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Bitcoin and blockchain start-ups cashing in on cryptocurrency frenzy

CALGARY — The investor frenzy driving Bitcoin prices to precipitous heights — trading at over US$16,000 a piece Wednesday — is playing out on stock markets as well, as companies shift focus to cryptocurrencies to get in on the latest boom.

"People are trying to surf off the wave of bitcoin by strategically changing their name," said Jean-Philippe Vergne, co-director of the Scotiabank Digital Banking Lab at Western University. "There's always been a strategic use of these market hype cycles."

Hive Blockchain Technologies Ltd. (TSXV:HIVE) has been making the most of the heightened interest, announcing plans Wednesday to raise as much as $100 million to buy more digital currency mining hardware.

The financing comes after the company had already raised more than $80 million since announcing in June it was changing its name from Leeta Gold Corp. and its focus to cryptocurrencies, prompting its share price to climb from about 29 cents before its restructuring to about $3.69 midday Wednesday. 

Smaller players have also jumped into the fray recently. Global Blockchain Technologies Corp. (TSXV:BLOC) was until October a thinly-traded company called Carrus Capital Corp., but with its name change and shift in focus to investing in a range of cryptocurrency opportunities its stock price has doubled and it's trading activity is up considerably.

Block One Capital Inc. (TSXV:BLOK) was known as Essex Angel Capital Inc. until it announced in early November that it was changing its name and directing new investment capital into the blockchain sector.

The company's share price went from about 25 cents before the announcement to a high of $1.77 in early December after it said it was buying part of a firm that had ordered cryptocurrency mining hardware. Block One has also announced a $5 million financing that it raised to $8 million on Tuesday.

While cryptocurrency startups may well provide legitimate investment opportunities, and the technology behind them provide immense potential, Vergne said part of what's helped prop up stocks has been the limited ways to invest in the boom.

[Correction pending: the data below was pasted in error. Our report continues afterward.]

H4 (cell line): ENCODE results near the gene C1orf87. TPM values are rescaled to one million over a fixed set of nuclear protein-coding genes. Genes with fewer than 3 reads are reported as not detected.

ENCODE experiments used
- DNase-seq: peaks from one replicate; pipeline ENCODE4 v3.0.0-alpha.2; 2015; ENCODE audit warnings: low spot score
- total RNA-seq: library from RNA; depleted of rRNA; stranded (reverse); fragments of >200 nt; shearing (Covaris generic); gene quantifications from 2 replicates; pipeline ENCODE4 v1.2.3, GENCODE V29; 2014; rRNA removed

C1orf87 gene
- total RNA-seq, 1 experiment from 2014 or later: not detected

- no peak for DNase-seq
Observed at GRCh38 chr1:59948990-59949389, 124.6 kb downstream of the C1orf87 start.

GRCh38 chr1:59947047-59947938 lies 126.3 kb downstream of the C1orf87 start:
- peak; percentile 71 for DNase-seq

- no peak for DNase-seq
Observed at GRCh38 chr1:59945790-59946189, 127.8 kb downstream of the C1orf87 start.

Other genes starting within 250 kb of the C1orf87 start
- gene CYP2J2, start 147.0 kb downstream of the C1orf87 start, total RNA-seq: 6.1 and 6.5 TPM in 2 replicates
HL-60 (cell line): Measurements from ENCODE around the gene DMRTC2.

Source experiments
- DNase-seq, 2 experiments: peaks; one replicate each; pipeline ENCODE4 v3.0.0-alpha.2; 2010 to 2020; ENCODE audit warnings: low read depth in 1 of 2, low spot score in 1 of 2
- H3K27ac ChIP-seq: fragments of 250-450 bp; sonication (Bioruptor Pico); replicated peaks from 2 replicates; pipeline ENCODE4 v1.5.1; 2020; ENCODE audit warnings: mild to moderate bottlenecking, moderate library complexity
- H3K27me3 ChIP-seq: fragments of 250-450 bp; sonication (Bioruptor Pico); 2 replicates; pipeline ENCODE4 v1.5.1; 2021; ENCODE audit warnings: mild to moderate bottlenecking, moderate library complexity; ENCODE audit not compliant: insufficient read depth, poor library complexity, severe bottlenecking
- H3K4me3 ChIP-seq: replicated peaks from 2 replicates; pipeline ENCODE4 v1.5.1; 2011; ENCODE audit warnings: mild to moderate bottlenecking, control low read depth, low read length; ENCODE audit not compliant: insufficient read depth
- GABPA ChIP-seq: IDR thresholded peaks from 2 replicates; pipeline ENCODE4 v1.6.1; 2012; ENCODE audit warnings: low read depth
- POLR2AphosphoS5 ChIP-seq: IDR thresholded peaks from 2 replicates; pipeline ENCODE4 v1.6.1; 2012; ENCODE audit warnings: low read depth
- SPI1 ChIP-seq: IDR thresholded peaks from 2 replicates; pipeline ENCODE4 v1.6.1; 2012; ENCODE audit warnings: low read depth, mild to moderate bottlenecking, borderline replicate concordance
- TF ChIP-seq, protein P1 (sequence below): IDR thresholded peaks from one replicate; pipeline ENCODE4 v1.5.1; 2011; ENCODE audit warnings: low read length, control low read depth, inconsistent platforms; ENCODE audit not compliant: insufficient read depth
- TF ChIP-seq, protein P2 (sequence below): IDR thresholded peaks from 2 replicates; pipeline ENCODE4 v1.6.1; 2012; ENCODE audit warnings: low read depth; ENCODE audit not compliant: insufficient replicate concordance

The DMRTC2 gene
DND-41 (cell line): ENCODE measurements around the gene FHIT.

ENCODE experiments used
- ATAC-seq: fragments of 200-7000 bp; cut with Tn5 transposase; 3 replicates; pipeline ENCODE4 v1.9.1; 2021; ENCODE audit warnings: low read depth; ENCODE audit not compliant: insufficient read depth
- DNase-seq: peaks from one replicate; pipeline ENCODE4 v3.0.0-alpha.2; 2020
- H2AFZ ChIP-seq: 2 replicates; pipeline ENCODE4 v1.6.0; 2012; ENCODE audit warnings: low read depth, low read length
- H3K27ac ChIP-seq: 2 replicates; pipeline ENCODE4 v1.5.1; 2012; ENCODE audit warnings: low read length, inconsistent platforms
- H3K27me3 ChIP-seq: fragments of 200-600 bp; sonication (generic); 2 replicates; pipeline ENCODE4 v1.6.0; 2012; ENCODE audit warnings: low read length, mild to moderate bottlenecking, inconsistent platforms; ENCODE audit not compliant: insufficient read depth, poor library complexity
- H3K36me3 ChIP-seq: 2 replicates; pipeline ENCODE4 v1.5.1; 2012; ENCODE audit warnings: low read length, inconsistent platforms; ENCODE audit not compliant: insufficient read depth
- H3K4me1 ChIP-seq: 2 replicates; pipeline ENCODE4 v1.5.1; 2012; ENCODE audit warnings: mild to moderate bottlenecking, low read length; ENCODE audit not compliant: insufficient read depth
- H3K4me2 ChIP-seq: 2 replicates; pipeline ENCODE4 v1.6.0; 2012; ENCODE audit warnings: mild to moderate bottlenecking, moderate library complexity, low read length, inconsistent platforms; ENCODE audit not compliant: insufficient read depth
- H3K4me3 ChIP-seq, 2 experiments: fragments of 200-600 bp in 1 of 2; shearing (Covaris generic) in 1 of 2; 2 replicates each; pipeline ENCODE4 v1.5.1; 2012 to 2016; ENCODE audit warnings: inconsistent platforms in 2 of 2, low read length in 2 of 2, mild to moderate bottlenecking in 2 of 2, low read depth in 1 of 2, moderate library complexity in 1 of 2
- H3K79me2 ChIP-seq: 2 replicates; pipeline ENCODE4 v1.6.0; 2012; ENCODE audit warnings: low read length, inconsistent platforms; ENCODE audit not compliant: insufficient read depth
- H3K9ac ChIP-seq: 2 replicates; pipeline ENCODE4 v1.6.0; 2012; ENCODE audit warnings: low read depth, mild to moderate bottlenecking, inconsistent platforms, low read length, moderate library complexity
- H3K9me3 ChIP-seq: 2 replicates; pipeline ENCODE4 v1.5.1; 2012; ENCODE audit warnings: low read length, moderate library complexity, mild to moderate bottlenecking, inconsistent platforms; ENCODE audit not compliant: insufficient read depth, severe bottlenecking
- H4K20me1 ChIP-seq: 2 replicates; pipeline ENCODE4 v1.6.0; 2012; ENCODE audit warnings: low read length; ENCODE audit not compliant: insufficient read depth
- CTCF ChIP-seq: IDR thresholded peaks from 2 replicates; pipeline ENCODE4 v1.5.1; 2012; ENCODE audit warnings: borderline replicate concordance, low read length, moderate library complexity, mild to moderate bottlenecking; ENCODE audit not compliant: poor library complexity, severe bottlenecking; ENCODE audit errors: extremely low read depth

"In the past, investors had to find companies that deal with blockchain as a proxy for investing in bitcoin, because they could not invest in bitcoin in a legal, secure way on the stock market."

Investors could have of course bought digital currencies like bitcoin itself, but unfamiliarity with the new technology, plus outages and trading delays on startup exchanges like Coinbase has made some leery of jumping in directly.  

Since Sunday, though, mainstream investors have been able to buy bitcoin futures on Cboe Global Markets, while CME Group Inc. said it plans to launch bitcoin futures trading on Dec. 17.

With the increase in investment opportunities, concerns about an investment bubble and the potential fallout when it pops have grown.

"People are being attracted by the prospect of having amazing returns, and that story always ends badly," said Jean-Paul Lam, an associate professor of economics at the University of Waterloo.

He said that while there is significant potential in cryptocurrencies and blockchains, the technology is in its infancy and the risks of a bubble in the market are very real.

"It's the same thing that happened in the dot-com bubble in the late 1990s, early 2000s, same thing that happened with housing prices in many other countries," said Lam.

"There will be a massive crash. No one can predict when but there will be a massive correction in prices and some people will lose quite a lot of money."

Dire warnings from economists haven't stopped more companies from diving in though.

On Wednesday, Quebec-based Axe Exploration Inc. (TSXV:AXQ) said it was looking to redirect its business to the cryptocurrency and blockchain field and that with $1 million on hand it was in an excellent financial position to do so.

The company, however, cautioned that it had no experience in the sector and couldn't give any assurances that it will be able to integrate cryptocurrencies or blockchain into its business.


Ian Bickis, The Canadian Press

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